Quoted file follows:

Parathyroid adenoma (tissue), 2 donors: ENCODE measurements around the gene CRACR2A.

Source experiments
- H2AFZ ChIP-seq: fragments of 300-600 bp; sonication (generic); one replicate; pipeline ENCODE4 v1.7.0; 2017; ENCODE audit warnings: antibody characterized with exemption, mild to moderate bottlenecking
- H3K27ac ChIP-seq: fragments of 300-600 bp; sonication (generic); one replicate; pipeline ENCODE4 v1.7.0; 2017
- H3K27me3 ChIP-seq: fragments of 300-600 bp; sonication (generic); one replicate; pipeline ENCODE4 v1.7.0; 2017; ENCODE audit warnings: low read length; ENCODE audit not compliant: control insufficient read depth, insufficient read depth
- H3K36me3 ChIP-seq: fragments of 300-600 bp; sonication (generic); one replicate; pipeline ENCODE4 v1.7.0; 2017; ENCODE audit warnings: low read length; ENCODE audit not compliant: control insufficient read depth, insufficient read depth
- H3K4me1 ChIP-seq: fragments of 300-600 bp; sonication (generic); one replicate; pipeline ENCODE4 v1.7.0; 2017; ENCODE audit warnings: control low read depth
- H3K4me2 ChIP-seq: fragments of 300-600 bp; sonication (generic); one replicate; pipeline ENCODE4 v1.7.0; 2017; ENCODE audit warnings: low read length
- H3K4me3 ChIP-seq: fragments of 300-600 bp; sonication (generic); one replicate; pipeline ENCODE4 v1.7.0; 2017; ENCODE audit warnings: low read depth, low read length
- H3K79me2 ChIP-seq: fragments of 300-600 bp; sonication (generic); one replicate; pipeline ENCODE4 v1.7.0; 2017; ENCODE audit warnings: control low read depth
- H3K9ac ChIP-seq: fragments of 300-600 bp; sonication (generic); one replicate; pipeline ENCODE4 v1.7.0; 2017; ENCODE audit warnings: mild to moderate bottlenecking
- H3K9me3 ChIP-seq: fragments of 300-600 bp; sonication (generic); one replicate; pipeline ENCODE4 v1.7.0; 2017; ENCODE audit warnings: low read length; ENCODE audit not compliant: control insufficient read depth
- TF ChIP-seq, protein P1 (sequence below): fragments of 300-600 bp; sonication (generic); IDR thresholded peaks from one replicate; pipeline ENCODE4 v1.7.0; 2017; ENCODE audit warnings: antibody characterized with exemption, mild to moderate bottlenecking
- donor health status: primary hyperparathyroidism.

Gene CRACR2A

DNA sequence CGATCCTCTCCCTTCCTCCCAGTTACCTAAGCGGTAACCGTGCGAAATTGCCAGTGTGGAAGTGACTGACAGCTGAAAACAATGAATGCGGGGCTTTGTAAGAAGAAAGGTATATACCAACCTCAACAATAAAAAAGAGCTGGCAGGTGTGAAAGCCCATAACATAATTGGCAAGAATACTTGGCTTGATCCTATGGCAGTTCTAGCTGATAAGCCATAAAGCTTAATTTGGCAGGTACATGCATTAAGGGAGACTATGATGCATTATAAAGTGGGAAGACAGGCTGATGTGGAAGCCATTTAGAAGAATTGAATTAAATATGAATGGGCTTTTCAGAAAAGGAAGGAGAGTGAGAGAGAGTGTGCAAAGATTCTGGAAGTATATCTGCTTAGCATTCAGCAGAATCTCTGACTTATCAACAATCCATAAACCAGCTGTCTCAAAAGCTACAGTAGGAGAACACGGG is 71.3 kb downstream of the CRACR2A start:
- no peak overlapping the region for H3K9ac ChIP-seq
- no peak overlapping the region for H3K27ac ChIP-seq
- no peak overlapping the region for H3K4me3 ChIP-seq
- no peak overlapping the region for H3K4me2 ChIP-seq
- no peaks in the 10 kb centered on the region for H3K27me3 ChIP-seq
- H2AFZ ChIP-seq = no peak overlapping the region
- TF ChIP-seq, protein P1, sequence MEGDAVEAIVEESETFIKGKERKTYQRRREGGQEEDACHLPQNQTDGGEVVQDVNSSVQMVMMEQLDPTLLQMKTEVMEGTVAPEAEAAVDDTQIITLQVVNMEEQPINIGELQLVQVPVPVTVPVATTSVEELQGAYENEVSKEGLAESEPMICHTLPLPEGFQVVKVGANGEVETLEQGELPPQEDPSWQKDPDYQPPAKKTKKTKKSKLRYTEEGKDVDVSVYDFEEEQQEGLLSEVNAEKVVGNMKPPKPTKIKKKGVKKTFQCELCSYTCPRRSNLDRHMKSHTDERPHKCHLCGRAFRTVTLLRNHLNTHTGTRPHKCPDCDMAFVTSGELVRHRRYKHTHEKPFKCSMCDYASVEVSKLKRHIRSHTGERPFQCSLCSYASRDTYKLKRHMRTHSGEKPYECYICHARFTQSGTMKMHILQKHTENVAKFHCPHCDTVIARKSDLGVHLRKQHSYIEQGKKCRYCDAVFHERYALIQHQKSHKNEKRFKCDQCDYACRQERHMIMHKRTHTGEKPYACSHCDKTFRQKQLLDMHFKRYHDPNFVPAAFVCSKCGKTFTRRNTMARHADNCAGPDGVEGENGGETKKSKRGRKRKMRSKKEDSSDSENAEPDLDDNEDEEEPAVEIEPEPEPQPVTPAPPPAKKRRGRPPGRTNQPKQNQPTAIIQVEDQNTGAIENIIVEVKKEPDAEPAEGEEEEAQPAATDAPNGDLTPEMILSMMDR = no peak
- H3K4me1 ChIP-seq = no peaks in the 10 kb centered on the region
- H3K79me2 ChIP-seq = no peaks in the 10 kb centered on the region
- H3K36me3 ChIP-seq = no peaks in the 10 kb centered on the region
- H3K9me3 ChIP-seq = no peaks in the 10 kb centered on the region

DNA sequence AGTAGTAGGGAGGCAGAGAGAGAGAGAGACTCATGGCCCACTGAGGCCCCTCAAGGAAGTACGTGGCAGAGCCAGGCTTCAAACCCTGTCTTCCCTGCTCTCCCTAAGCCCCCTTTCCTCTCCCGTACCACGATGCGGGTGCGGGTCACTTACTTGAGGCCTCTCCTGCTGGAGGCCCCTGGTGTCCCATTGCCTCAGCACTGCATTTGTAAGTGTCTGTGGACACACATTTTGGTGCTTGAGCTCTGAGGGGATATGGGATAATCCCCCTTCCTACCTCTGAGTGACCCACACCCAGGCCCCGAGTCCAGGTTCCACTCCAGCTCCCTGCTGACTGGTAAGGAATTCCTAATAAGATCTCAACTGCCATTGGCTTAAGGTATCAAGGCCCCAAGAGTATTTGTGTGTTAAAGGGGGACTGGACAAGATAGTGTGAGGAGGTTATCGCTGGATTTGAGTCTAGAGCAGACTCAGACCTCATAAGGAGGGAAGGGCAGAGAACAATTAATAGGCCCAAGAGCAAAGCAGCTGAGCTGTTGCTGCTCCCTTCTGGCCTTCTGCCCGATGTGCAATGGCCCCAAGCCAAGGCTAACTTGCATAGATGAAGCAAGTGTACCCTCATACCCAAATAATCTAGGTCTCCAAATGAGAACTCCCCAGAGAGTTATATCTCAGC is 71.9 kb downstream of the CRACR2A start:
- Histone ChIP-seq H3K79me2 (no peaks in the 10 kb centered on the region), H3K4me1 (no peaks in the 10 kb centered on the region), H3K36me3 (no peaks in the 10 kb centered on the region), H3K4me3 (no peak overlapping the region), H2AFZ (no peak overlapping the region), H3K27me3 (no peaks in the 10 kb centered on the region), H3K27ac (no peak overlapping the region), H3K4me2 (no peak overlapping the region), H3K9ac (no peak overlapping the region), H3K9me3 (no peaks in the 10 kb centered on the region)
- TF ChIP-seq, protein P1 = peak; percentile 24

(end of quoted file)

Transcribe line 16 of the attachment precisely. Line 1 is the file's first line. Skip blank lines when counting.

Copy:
DNA sequence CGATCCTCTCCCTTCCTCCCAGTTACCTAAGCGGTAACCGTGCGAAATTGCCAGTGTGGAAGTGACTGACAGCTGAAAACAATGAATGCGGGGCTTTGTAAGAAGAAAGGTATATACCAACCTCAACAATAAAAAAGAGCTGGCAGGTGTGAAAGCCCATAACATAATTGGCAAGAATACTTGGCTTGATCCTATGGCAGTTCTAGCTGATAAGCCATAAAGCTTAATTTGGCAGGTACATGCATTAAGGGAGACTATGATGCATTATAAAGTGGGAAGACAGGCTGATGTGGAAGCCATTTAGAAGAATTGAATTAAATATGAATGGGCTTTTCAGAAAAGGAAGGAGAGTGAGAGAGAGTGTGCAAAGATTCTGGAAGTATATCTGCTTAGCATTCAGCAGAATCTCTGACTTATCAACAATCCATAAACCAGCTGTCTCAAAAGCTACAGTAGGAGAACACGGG is 71.3 kb downstream of the CRACR2A start: